“This role is actually very difficult because she’s a mother who has lost her child, and for me, I haven’t lost an actual child, obviously, but I kind of pull towards my grief of animals because I had a childhood pet who passed away a couple years ago...” she said. “I really enjoy challenging myself because it’s very emotional, and I usually don’t play emotional parts where I just have to pull to depths, and it’s been really challenging for me to get some of the parts, especially when she’s upset in the scene with Jason. I mean this is the first time meeting the person face to face alone who hit her son, and so it’s been difficult for me to grab onto those emotions and display them correctly, because usually I’m kind of a happy person, but I like the challenge of having to do that.”
The play has presented another new opportunity for Cameron as she takes on the role of lead and director.
“Powell’s been helping me, so it’s different because I’m not listening to him fully, and I’m having to train the freshmen that are in here,” she said. “There’s only two of us returning in this play, that’s me and Brady, and so there’s three other newbies that I’m trying to lead and tell them how to do it, and then they also have Powell that comes in every once in a while and tells them how to do it, and so it’s kind of like, it’s so different for me, like I’m trying to get used to it still, but it’s definitely exciting. Very exciting to be able to direct this play.”
“Wit” is Powell’s favorite show of all time, he said. It’s about a professor of John Dunne’s 17th century poetry, which talks about death not really existing because we’re going to live past death.
“The lead in ‘Wit,’ for 40 years, that’s been her career. She was like the top John Dunne scholar. Well now she has cancer, and she’s going to die,” Powell said. “So her tension is ‘for 40 years I’ve been saying that death doesn’t matter, and now I’m dying in a few weeks. Do I really believe what I spent my career teaching?’ And that’s her struggle. It’s really a beautiful show.”
Junior Katie Thomas plays that professor.
“It’s very interesting playing someone that was so confident and higher than everybody else, and then to play it as just this sick, struggling woman,” she said. “It’s very challenging honestly to go from contrasting so much in a character. But it’s been very fun.”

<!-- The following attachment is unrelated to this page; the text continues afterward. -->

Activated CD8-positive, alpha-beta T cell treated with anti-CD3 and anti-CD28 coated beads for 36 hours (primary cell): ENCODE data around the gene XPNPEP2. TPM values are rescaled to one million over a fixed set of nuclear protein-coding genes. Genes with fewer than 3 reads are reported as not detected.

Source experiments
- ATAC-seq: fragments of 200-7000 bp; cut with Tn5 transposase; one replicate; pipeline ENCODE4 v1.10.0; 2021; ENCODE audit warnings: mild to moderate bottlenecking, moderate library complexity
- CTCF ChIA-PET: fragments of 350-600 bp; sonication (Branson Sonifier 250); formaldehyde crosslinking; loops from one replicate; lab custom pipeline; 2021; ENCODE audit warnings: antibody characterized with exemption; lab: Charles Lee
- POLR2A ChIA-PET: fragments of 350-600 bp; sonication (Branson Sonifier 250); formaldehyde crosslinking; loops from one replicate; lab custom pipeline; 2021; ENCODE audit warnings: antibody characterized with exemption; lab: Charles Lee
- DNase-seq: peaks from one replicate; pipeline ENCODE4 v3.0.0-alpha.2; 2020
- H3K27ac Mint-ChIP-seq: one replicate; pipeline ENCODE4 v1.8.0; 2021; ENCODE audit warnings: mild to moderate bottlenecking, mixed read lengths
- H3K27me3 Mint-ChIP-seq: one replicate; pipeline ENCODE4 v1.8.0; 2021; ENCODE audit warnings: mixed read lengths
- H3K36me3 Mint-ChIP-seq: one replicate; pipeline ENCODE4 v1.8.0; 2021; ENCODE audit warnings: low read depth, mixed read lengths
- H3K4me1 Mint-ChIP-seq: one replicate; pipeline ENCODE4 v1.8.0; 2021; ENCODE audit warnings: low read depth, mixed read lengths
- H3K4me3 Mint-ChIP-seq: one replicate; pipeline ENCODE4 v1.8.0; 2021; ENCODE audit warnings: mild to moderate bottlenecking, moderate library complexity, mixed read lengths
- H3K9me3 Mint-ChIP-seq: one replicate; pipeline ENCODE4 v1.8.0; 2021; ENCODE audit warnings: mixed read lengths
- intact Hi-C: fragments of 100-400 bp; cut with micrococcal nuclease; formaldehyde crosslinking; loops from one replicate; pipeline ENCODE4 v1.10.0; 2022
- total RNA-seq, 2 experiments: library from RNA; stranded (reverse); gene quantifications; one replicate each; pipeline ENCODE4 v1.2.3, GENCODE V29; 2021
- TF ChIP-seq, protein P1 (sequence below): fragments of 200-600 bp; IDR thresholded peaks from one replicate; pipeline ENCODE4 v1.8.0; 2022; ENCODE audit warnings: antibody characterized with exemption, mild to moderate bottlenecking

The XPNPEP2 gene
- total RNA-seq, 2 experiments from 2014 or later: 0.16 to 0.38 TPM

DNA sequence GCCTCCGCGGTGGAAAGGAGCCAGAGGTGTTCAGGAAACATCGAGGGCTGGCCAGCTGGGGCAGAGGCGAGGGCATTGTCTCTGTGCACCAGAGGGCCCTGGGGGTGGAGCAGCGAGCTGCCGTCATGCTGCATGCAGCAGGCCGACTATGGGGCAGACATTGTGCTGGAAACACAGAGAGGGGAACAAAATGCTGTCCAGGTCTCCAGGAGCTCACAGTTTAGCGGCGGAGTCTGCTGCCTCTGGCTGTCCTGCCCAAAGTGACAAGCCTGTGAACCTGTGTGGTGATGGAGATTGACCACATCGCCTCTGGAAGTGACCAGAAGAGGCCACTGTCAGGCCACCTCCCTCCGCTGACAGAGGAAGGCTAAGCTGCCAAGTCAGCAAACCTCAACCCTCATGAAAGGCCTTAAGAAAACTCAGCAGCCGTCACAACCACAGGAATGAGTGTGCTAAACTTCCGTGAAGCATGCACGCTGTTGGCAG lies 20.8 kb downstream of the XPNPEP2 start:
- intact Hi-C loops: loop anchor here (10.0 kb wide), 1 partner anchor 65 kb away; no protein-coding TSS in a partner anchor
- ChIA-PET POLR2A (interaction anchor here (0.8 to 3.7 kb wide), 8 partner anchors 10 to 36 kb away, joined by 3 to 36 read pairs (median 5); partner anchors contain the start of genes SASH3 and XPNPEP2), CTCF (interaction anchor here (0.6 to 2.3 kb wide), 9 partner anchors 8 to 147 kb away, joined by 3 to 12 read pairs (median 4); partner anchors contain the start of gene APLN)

“The Father,” is a fairly-new play that was translated to English from French in the last year or two.
“It is about a man who has dementia, but he’s very smart,” Powell said. “He’s very witty, and in conversation he can win, and the verbal battles; he will outwit you, but he might not remember that you told him something, or he might not know where his watch is, but it’s very funny in the sense that, because he’s not just defeated, doesn’t know what anything’s going on, which makes it sadder. You can tell he’s really smart; you can tell he’s probably had a great career, and he’s wealthy, and yet when he can’t think of something, he will argue with the other person like it’s their fault. He’s got a great line in there where someone tells him something, and he says ‘I know you’ve told me a hundred times, you keep forgetting.’ And it tells the story to ultimately where he can’t do that anymore.
“What’s exciting about that play, and scary because it’s so different, is that you see the play from his perspective. So there are things that happen in the play, and you’re like ‘I don’t understand what’s going on.’ But it’s what he’s seeing.”
Senior Taylor Alexander plays the father’s daughter Anne, who struggles to take care of him during the play.
“She’s very stressed out all the time, because she wants to help her dad, but every single time she tries to there’s always something in the way; there’s always somebody in the way,” she said. “He just makes things so difficult for her, and she wants to be there for him, but at the same time he’s getting in the way of so many things in her life that she could be doing, but she can’t because she has to take care of him. And so throughout the whole entire play, he’s just saying ‘oh well, you’re always trying to take away things from me’ when she’s actually trying to help him do things. She’s trying to help but he’s pushing her away, so it’s kind of conflict between the two most of the time.”